(A) Inverted T scar technique
Marking the skin resection pattern  [Diagram 8-[Additional file 8]]
The marking for the skin resection is common to all the combinations with superior, medial and inferior pedicle.
With the patient in a sitting position, suprasternal notch, midclavicular points are marked [Diagram 9-[Additional file 9]].
A vertical line joining the suprasternal point to the xiphoid is marked.
The breast meridian is marked next, it may or may not go through the nipple.
The proposed nipple level is marked by either the Hall Findlay method [Diagram 10-[Additional file 10]] or by the marking of the inframammary crease onto the breast surface by the finger method, this is point A [Diagram 11-[Additional file 11]].
The angle of the vertical limbs is marked next, by placing the thumb and index finger of one hand and pinching the breast about 6.5 cms from point A [Diagram 12-[Additional file 12]].
The other hand is used to mark the angle points.
These are B (lateral) and C (medial) and they should be equidistant from the breast meridian [Diagram 13-[Additional file 13]].
The angle decides the amount of resection and tightness of closure.
The medial limit of resection (point E) is marked by gently displacing the gland laterally [Diagram 14-[Additional file 14]].
The lateral limit of resection (point D) is marked by gently displacing the gland medially, it should be placed on the gland itself [Diagram 15-[Additional file 15]].
The breast is elevated and the inframammary crease is marked, the point where the inframammary crease joins the breast meridian is also marked (point F) [Diagram 16-[Additional file 16]].
Straight lines are drawn to join points C to E and also from B to D [Diagram 17-[Additional file 17]].
They should be adjusted so that they equal the line from D to E via F.
Inverted T technique with inferior pedicle [Figure 1],[Figure 2]
The skin resection pattern is marked as described.
The pedicle is then marked so that the base is 6 to 8 cms wide and centered on the breast meridian, it extends for about 2 cms above the nipple areola complex [Diagram 18-[Additional file 18]].
The procedure begins by stretching the areola and using a cookie cutter to mark the areola so that it is about 3.5 to 4.5 cms diameter. It is then incised to the dermis.
The inferior pedicle is de-epithelialised [Diagram 19-[Additional file 19]].
With the breast centralized and supported on the chest, medial and lateral triangular excisions are carried out, the lateral being more liberal than the medial [Diagram 20-[Additional file 20]].
The superior flaps are thinned to achieve coning of the breast [Diagram 21-[Additional file 21]].
The superior central excision is carried out between the pedicle and the keyhole margin.
The pedicle should be pyramidal; base should be 10cm wide and tip 5 cm thick [Diagram 22-[Additional file 22]].
After thorough haemostasis, drains are inserted and the medial and lateral flaps are approximated and closed along the inframammary crease [Diagram 23-[Additional file 23]].
An adequate opening for the nipple areola complex is created by excision of skin and the suturing is done with 4-0 monocryl® [Diagram 24-[Additional file 24]].
Closure is performed by using 3-0 monocryl® .
Supporting dressing is given.
Inverted T technique with medial pedicle [Figure 3],[Figure 4]
Basic markings of the nipple position, inframammary fold remain the same.
The pedicle is then designed by placing it half below and half above the areolar opening and length to width ratio should be 1:1.
The base is 6.8 or 10 cms, depending on the pedicle length, which has a ratio of 1:1 to the base [Diagram 25-[Additional file 25]].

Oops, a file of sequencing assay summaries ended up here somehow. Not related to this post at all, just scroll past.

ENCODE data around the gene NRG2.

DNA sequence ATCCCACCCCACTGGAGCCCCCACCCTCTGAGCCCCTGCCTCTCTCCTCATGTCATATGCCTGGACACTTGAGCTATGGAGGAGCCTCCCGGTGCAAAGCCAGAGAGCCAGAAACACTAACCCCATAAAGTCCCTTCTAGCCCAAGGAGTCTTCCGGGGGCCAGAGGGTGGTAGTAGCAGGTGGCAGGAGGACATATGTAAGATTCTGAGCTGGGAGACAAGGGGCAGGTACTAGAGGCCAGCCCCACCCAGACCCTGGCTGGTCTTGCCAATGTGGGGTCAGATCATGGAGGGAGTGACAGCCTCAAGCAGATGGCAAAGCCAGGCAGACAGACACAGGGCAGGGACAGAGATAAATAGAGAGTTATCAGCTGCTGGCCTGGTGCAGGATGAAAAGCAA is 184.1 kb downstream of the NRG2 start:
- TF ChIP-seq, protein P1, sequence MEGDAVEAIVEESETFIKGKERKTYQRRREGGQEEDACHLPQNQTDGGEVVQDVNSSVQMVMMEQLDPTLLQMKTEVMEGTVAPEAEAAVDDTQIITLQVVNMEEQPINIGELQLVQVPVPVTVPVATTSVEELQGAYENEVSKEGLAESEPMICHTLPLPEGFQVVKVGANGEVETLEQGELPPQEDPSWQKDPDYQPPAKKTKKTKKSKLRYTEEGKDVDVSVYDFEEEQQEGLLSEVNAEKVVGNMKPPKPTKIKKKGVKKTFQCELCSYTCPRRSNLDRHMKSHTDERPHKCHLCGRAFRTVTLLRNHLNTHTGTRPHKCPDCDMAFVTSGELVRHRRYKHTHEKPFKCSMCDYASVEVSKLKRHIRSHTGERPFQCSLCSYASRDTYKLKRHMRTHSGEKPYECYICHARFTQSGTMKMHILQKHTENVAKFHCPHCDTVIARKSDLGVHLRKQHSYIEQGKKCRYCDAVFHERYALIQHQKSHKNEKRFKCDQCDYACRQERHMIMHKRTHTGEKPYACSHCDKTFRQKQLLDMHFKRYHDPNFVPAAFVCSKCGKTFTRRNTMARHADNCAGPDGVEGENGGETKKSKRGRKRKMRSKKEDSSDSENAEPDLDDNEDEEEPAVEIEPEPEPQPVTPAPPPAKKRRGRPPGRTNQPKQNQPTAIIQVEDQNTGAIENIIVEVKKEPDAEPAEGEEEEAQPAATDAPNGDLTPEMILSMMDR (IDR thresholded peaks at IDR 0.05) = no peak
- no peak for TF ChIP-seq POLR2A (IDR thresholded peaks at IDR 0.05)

After de-epithelialisation of the pedicle, the first incision is made upto the pectoral fascia all around the pedicle and the pedicle is isolated.
Inframammary incision is taken and the area between the pedicle and the crease is resected.
Superiorly the area of areolar inset is resected too. Haemostasis is achieved. Liposuction, if indicated, is performed in the lateral breast area.
First stitch is taken to demarcate the areola opening.
The pedicle is rotated upwards and few stitches are taken to hold it in place.
The breast pillars are approximated to conify the breast.
Drains are inserted and closure is done with 3-0/4-0 monocryl® .
(B) Vertical short scar techniques
- Determine the position of the inframammary crease: The method described by Gradinger , is to place a tape measure under one breast and above the other breast.
Hall Findlay , places the tape under both the breasts and marks the level of the crease in the centre [Diagram 26-[Additional file 26]].
- Mark the breast meridian: Dropping a line from the midclavicular point to the midbreast marks the vertical breast meridian; it may or may not pass through the nipple [Diagram 27-[Additional file 27]].
- Determine nipple position: The nipple position is marked on the breast meridian at the level of the inframammary crease [Diagram 28-[Additional file 28]].
- Design of the areola: The areola is designed usually to between 2.5 - 4.5 cms in diameter. So the dome-shaped skin opening to receive the areola should be about 14-16 cms. This keyhole can be designed before or after the resection depending on the surgeon's preference [Diagram 29-[Additional file 29]].
- Design of the pedicle: The pedicle can be any of the various choices like superior or medial depending on the patient and surgeon [Diagram 30-[Additional file 30]].
Vertical short scar technique with medial pedicle [Figure 5],[Figure 6]
The basic markings of breast meridian and inframammary fold are made.
The nipple position on the breast meridian is also marked
The lateral extent of the resection is planned by rotating the breast upward and inward [Diagram 31-[Additional file 31]] and medial extent of the resection is planned by rotating the breast upward and outward [Diagram 32-[Additional file 32]] and lines are dropped on the inframammary crease to join the breast meridian. These two vertical lines are joined to each other well above, at least 2 cms above the inframammary crease [Diagram 33-[Additional file 33]].
Superiorly the two lines can be joined as a V, the tip being the point of the nipple, or the areola opening can be designed before starting the surgery [Diagram 34-[Additional file 34]].